Who Will Help Somalia?

By , Vanni Cappelli is a journalist based in New York who has traveled in and written about the Horn of Africa.

THOUGH the cold war is over, millions of people who have never heard of it and would not in any case be able to grasp what it was about will continue to have their lives devastated by that schism for years to come.

Like the child who stumbles on a World War II shell and becomes the latest victim of a remote conflict, the suffering people of various third-world proxy states that were turned into armed camps by rival superpowers show that historical calamities remain a bitter presence long after their supposed resolution.

For the people of Somalia, a country whose strategic location guarding the approach to the Red Sea has transformed it into a Goyaesque nightmare, the fading logic of the cold war may or may not have been persuasive. Either way, its effect on them is the same.

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Somalia is a largely barren land locked into the clan traditions and feuds of its ancestors. It is easy to dismiss the country's current tragedy as something out of a primitive order of things. But Somalia is, to its misfortune, right in the midst of modernity, the modernity that Bernard Berenson discerned in the Goyas at the Prado Museum when he saw in them the essence of modern anarchy. Nothing has occurred in the Somali capital of Mogadishu over the last year that has not been acted out on a vast scal e by the developed world of the 20th century.

To be sure, the Somali have a history of violence. For a millennium their fiercely independent clans - the wandering Dir, Isaq, Darod, and Hawiye of the northern and central regions, the more settled Digil and Rahanweyn of the south - have contested access to scarce grazing grounds and watering holes, duly preserving their exploits in oral poetry.

They've never been tolerant of intruders. When 19th century British explorers Richard Burton and John Speke tried to pass through Somalia on their quest for the source of the Nile, the Isaq sent them packing after they had penetrated only a few miles from the coast. At the turn of the century, a religious leader named Sheik Muhammad Abdille Hassan, whom the British called "the mad mullah," ran rings around every expedition the colonialists sent out to get him.

But nothing in the annals of the clan feuds of old Somalia can compare to what has transpired since the exigencies of the cold war allowed the Somali to be initiated into the modern world.

Upon independence in 1960, the Somali Republic found itself desperately poor and politically incoherent. Lacking a tax base and the means of impressing a political identity on its clan-divided people, the Somali government seized upon the country's strategic position at a choke-point of world trade to court economic and military support.

THIS process had a brutal logic to it, for in a nation as undeveloped and fragmented as Somalia, war seemed literally the only means of continuing political intercourse, which in its case revolved around issues of irredentism and national unity. The 19th-century colonial partition of the Horn of Africa had carved the Somali-inhabited regions into areas controlled by Italy, Britain, France, and Ethiopia; of these, however, only the first two were included within the country's boundaries at independence. I rredentist war was viewed by the Somali leadership as the means of molding feuding clans into a nation.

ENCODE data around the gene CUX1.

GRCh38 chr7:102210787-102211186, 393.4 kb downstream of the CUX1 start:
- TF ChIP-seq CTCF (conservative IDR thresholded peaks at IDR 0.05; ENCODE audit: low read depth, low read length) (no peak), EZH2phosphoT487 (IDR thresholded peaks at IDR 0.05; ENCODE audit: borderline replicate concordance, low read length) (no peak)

The materiel for this crusade was supplied first by the Soviet Union, then by the United States, each wanting to have its thumb on the choke-point. When Somalia's civilian government proved inept at the game, a military man, Maj. Gen. Muhammad Siad Barre, was found.

But when the great war against Ethiopia finally came in 1977, it proved a fiasco. Having lost the diversion of foreign adventure and with it the basis of Somali nationhood, Siad Barre was reduced to pitting clan against clan in a neutralizing strategy that kept him in power.

When at last the clans tired of playing his game, they ousted him and found themselves back in the times sung of in their oral poetry, with one exception - the sophisticated weapons at their disposal.

As the situation degenerates, the now reconciled world powers who created this proud monster have only one thing to say: "It can't be helped." Some accounts put the death toll in Mogadishu alone since November at 4,000; others put it at 20,000. Both figures could soon be subsumed in the rising toll that will result from the multiplying factors of famine and disease.

Humanitarian aid cannot be brought in because of the fighting, and the fighting cannot be stopped because those who made it possible do not have the political courage to stop it. A peace-imposing force such as that which ended the killing in Liberia, composed of the parties that have Somalia on their historical consciences, could stop the slaughter with far less trouble than they encountered in many of their cold-war exploits. This time, however, there is nothing to be gained, so there is no one to help.

In abandoning Somalia to its fate, the developed world turns its back on aspects of its own historical plight; rootless nomads with guns are not unique to backward countries.

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